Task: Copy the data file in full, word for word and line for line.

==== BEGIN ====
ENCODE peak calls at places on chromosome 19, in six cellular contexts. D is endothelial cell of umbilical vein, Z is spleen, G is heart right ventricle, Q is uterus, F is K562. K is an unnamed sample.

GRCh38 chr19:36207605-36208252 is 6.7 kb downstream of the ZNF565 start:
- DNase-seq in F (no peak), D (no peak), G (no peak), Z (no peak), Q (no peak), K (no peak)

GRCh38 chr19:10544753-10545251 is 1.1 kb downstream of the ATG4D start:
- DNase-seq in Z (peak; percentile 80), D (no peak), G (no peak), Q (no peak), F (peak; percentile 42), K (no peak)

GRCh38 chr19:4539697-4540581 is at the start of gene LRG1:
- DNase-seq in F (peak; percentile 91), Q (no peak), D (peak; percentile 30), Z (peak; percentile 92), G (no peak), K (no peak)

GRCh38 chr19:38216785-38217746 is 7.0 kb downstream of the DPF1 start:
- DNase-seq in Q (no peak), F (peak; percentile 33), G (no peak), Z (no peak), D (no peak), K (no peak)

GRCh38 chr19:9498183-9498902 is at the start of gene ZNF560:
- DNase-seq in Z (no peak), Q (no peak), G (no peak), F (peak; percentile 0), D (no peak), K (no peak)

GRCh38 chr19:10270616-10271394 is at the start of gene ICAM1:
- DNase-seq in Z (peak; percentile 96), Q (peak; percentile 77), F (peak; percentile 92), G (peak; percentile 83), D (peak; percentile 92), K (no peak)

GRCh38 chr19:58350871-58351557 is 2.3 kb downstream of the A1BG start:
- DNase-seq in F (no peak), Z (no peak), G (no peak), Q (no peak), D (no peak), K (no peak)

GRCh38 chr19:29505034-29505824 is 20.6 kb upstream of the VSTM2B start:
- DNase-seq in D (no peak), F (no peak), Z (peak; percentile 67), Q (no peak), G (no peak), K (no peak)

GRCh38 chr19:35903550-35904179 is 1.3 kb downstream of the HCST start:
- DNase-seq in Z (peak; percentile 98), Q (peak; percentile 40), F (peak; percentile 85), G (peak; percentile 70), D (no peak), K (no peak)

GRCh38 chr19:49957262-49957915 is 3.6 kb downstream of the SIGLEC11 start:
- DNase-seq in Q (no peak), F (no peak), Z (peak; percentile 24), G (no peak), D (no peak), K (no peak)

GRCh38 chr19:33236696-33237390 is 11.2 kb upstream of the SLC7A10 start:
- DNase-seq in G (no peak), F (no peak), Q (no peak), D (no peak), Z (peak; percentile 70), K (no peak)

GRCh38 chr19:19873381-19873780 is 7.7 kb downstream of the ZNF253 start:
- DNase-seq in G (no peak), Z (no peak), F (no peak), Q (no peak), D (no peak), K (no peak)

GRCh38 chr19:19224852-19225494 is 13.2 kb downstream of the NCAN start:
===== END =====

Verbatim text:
ENCODE peak calls at places on chromosome 19, in six cellular contexts. D is endothelial cell of umbilical vein, Z is spleen, G is heart right ventricle, Q is uterus, F is K562. K is an unnamed sample.

GRCh38 chr19:36207605-36208252 is 6.7 kb downstream of the ZNF565 start:
- DNase-seq in F (no peak), D (no peak), G (no peak), Z (no peak), Q (no peak), K (no peak)

GRCh38 chr19:10544753-10545251 is 1.1 kb downstream of the ATG4D start:
- DNase-seq in Z (peak; percentile 80), D (no peak), G (no peak), Q (no peak), F (peak; percentile 42), K (no peak)

GRCh38 chr19:4539697-4540581 is at the start of gene LRG1:
- DNase-seq in F (peak; percentile 91), Q (no peak), D (peak; percentile 30), Z (peak; percentile 92), G (no peak), K (no peak)

GRCh38 chr19:38216785-38217746 is 7.0 kb downstream of the DPF1 start:
- DNase-seq in Q (no peak), F (peak; percentile 33), G (no peak), Z (no peak), D (no peak), K (no peak)

GRCh38 chr19:9498183-9498902 is at the start of gene ZNF560:
- DNase-seq in Z (no peak), Q (no peak), G (no peak), F (peak; percentile 0), D (no peak), K (no peak)

GRCh38 chr19:10270616-10271394 is at the start of gene ICAM1:
- DNase-seq in Z (peak; percentile 96), Q (peak; percentile 77), F (peak; percentile 92), G (peak; percentile 83), D (peak; percentile 92), K (no peak)

GRCh38 chr19:58350871-58351557 is 2.3 kb downstream of the A1BG start:
- DNase-seq in F (no peak), Z (no peak), G (no peak), Q (no peak), D (no peak), K (no peak)

GRCh38 chr19:29505034-29505824 is 20.6 kb upstream of the VSTM2B start:
- DNase-seq in D (no peak), F (no peak), Z (peak; percentile 67), Q (no peak), G (no peak), K (no peak)

GRCh38 chr19:35903550-35904179 is 1.3 kb downstream of the HCST start:
- DNase-seq in Z (peak; percentile 98), Q (peak; percentile 40), F (peak; percentile 85), G (peak; percentile 70), D (no peak), K (no peak)

GRCh38 chr19:49957262-49957915 is 3.6 kb downstream of the SIGLEC11 start:
- DNase-seq in Q (no peak), F (no peak), Z (peak; percentile 24), G (no peak), D (no peak), K (no peak)

GRCh38 chr19:33236696-33237390 is 11.2 kb upstream of the SLC7A10 start:
- DNase-seq in G (no peak), F (no peak), Q (no peak), D (no peak), Z (peak; percentile 70), K (no peak)

GRCh38 chr19:19873381-19873780 is 7.7 kb downstream of the ZNF253 start:
- DNase-seq in G (no peak), Z (no peak), F (no peak), Q (no peak), D (no peak), K (no peak)

GRCh38 chr19:19224852-19225494 is 13.2 kb downstream of the NCAN start: